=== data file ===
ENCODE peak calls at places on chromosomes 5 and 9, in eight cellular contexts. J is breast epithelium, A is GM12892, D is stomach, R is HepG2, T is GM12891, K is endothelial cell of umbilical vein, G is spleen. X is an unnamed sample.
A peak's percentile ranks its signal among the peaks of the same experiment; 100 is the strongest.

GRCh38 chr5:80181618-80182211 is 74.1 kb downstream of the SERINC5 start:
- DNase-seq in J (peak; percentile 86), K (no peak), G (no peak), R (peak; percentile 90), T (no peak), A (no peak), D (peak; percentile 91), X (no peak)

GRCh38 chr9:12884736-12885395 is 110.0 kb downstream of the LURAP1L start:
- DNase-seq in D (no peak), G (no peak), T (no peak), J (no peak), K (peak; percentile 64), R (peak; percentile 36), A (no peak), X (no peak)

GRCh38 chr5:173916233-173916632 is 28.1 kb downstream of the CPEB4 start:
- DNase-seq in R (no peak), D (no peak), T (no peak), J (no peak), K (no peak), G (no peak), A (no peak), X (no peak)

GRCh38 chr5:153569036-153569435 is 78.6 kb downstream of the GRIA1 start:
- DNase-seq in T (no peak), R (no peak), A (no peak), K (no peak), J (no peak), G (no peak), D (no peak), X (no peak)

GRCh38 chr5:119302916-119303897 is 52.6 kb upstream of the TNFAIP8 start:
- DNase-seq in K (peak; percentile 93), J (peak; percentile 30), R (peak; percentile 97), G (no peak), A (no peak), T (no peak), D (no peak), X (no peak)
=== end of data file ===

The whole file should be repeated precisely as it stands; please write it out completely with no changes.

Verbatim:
ENCODE peak calls at places on chromosomes 5 and 9, in eight cellular contexts. J is breast epithelium, A is GM12892, D is stomach, R is HepG2, T is GM12891, K is endothelial cell of umbilical vein, G is spleen. X is an unnamed sample.
A peak's percentile ranks its signal among the peaks of the same experiment; 100 is the strongest.

GRCh38 chr5:80181618-80182211 is 74.1 kb downstream of the SERINC5 start:
- DNase-seq in J (peak; percentile 86), K (no peak), G (no peak), R (peak; percentile 90), T (no peak), A (no peak), D (peak; percentile 91), X (no peak)

GRCh38 chr9:12884736-12885395 is 110.0 kb downstream of the LURAP1L start:
- DNase-seq in D (no peak), G (no peak), T (no peak), J (no peak), K (peak; percentile 64), R (peak; percentile 36), A (no peak), X (no peak)

GRCh38 chr5:173916233-173916632 is 28.1 kb downstream of the CPEB4 start:
- DNase-seq in R (no peak), D (no peak), T (no peak), J (no peak), K (no peak), G (no peak), A (no peak), X (no peak)

GRCh38 chr5:153569036-153569435 is 78.6 kb downstream of the GRIA1 start:
- DNase-seq in T (no peak), R (no peak), A (no peak), K (no peak), J (no peak), G (no peak), D (no peak), X (no peak)

GRCh38 chr5:119302916-119303897 is 52.6 kb upstream of the TNFAIP8 start:
- DNase-seq in K (peak; percentile 93), J (peak; percentile 30), R (peak; percentile 97), G (no peak), A (no peak), T (no peak), D (no peak), X (no peak)